Real Sociedad
LIVE 62'
Game Details
Deportivo La Coruña
LIVE 18'
Game Details

Five reasons why Koeman failed


France through, holders Germany out

France booked their place in the semi-finals of the Women's World Cup on Saturday with a penalty shoot-out victory over a battling England team after the match ended 1-1 in Leverkusen.

• Australia through, Sweden beat USA

Favourites France dominated for long periods of the quarter-final but it was England that took the lead against the run of play through Jill Scott in the 59th minute.

England, who had used all their substitutes when Kelly Smith picked up an injury and had to limp through the remainder of the match, were three minutes away from a place in the last four when Elise Bussaglia scored for France to force extra-time.

Despite England effectively playing with ten players the teams remained tied at 1-1 after 30 minutes of extra-time and the match went to penalties.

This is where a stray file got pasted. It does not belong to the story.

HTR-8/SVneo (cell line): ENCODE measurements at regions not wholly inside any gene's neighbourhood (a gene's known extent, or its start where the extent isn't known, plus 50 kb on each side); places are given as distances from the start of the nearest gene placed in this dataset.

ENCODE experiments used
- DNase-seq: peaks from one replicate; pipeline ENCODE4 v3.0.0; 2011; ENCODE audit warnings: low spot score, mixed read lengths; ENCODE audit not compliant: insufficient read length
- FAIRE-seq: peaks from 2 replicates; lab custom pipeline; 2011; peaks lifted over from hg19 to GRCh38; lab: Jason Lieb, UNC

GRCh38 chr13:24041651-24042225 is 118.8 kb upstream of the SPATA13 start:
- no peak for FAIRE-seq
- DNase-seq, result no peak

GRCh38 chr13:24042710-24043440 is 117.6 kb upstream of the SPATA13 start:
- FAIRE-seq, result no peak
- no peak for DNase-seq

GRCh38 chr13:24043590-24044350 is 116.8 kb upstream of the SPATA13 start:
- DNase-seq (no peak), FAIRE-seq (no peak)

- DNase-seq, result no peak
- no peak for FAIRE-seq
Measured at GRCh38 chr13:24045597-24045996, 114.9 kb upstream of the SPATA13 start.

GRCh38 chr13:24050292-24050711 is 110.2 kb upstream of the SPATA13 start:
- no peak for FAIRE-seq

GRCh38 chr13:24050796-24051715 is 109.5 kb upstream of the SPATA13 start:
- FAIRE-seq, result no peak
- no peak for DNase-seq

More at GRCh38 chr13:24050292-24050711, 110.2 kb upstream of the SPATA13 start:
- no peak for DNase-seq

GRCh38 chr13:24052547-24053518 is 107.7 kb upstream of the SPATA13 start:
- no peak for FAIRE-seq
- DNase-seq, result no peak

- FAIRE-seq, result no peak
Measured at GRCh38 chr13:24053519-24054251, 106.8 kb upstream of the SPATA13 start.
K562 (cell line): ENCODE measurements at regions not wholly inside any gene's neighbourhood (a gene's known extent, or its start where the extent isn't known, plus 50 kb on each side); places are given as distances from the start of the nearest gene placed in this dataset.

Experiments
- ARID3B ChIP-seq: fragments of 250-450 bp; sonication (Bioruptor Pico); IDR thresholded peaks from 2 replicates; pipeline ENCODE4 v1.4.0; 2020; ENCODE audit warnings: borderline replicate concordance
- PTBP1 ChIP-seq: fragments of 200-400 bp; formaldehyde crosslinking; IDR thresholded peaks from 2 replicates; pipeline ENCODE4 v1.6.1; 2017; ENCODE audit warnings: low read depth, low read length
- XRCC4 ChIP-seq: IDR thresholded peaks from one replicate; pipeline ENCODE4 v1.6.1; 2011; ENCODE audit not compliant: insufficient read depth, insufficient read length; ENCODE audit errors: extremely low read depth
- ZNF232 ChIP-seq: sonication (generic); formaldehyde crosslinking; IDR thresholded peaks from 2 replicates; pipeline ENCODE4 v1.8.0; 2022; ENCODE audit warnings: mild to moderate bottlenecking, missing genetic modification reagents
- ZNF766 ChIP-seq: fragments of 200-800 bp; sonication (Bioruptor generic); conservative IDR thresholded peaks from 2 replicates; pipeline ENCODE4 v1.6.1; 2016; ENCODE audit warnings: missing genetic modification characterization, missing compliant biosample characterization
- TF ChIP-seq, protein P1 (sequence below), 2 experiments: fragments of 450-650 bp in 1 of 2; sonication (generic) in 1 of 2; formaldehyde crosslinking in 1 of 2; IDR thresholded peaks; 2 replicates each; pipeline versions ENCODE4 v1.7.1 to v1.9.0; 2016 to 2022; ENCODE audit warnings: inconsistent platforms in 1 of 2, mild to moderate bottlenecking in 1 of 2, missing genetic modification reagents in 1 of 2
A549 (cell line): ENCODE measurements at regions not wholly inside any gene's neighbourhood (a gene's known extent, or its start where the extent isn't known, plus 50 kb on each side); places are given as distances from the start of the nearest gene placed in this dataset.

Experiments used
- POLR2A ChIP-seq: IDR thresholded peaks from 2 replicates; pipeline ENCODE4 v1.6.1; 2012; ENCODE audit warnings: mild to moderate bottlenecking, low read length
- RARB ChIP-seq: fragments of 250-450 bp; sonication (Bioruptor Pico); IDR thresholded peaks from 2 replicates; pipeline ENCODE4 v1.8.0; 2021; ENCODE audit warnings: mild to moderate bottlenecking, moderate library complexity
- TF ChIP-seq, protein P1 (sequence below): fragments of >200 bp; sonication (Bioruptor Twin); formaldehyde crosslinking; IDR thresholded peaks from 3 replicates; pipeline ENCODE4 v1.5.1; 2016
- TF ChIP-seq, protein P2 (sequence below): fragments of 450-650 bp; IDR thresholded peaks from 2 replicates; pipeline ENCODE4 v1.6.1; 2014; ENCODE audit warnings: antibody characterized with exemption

England goalkeeper Karen Bardsley gave her side the perfect start in the shout-out when she saved Camile Abily's opening penalty but Claire Rafferty and Fay White both missed to send the French through with a 4-3 victory.

In Saturday's late kick-off, Japan recorded a famous 1-0 victory over reigning champions Germany to reach the semi-finals of the Women's World Cup for the first time.

With the game tied at 0-0 after 90 minutes, Japan substitute Karina Maruyama scored in the first-half of extra-time to hand Germany their first defeat in 16 matches.

Germany suffered a major blow within the opening minutes of the game as midfield star Kim Kulig was forced off with a knee injury, but Japan struggled to get out of their own half in the early stages.

The hosts dominated play in normal time but couldn't make the breakthrough. In extra-time Japan midfielder Homare Sawa spotted the run of Maruyama, who slotted the ball past German goalkeeper Nadine Angerer to silence the home crowd.

Japan will face the winner of Sunday's quarter-final between Sweden and Australia.


Use a Facebook account to add a comment, subject to Facebook's Terms of Service and Privacy Policy. Your Facebook name, photo & other personal information you make public on Facebook will appear with your comment, and may be used on ESPN's media platforms. Learn more.